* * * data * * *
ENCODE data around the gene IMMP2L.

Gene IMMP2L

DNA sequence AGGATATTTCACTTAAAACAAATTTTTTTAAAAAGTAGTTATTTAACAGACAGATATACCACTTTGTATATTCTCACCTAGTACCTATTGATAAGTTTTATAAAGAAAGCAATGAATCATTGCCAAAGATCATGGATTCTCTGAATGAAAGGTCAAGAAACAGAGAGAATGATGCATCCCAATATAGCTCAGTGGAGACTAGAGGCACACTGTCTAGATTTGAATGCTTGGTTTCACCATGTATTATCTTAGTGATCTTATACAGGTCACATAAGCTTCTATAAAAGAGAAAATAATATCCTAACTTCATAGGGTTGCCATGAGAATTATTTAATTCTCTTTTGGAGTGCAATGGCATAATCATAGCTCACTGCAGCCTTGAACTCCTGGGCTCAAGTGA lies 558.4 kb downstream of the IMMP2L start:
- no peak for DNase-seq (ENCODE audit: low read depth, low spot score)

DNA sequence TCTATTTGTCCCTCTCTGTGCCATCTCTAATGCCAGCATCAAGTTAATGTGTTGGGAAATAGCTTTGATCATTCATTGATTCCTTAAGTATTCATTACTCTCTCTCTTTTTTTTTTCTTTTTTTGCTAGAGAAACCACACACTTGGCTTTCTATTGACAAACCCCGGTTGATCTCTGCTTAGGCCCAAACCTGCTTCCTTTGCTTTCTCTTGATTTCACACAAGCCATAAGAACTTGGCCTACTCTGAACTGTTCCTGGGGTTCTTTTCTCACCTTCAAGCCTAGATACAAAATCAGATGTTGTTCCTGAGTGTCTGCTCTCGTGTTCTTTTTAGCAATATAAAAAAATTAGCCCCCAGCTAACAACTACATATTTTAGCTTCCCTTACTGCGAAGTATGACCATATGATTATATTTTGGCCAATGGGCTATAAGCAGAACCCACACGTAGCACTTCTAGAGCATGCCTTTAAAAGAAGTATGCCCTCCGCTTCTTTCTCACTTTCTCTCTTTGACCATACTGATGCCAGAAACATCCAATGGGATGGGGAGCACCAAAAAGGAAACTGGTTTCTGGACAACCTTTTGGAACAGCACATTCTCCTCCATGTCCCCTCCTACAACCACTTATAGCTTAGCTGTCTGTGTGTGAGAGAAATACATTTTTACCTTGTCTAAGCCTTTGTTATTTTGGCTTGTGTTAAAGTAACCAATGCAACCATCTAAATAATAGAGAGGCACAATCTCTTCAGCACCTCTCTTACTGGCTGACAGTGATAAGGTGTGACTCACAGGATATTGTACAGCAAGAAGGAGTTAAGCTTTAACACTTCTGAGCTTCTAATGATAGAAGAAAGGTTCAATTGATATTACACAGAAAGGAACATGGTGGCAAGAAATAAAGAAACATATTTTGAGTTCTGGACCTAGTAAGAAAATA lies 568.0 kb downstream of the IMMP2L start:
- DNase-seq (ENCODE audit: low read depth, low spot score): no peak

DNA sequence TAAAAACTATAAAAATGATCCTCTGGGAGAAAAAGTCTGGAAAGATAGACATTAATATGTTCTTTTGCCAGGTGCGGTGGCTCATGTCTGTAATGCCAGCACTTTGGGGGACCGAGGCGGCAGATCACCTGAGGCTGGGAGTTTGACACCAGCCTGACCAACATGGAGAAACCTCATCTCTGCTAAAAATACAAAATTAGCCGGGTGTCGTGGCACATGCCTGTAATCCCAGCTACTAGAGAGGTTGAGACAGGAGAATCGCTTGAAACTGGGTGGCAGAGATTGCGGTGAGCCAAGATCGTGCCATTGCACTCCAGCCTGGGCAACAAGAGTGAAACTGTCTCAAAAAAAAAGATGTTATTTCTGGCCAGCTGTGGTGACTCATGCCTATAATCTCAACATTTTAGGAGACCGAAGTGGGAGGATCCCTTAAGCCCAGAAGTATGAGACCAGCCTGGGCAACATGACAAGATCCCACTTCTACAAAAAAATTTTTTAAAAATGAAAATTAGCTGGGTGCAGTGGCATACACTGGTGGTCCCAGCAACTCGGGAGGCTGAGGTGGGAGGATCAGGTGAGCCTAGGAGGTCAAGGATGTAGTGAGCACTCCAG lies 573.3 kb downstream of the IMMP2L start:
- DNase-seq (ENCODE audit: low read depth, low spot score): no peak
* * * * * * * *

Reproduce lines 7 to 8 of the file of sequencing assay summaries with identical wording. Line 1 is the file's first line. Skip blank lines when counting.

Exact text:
DNA sequence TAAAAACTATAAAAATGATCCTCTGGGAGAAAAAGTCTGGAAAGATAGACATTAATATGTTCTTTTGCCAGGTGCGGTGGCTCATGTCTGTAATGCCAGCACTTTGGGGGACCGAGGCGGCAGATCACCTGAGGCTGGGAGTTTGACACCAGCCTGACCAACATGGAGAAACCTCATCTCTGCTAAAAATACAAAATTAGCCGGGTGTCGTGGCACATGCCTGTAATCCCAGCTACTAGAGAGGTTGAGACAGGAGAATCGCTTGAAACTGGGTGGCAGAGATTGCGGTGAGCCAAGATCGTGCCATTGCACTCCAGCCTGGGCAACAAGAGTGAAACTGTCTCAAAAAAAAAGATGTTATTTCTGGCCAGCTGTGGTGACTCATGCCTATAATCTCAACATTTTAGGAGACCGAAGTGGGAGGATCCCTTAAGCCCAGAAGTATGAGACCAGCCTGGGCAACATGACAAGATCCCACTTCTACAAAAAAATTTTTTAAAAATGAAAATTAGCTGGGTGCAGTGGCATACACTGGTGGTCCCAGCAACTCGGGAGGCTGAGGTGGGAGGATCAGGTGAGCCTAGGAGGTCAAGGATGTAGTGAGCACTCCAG lies 573.3 kb downstream of the IMMP2L start:
- DNase-seq (ENCODE audit: low read depth, low spot score): no peak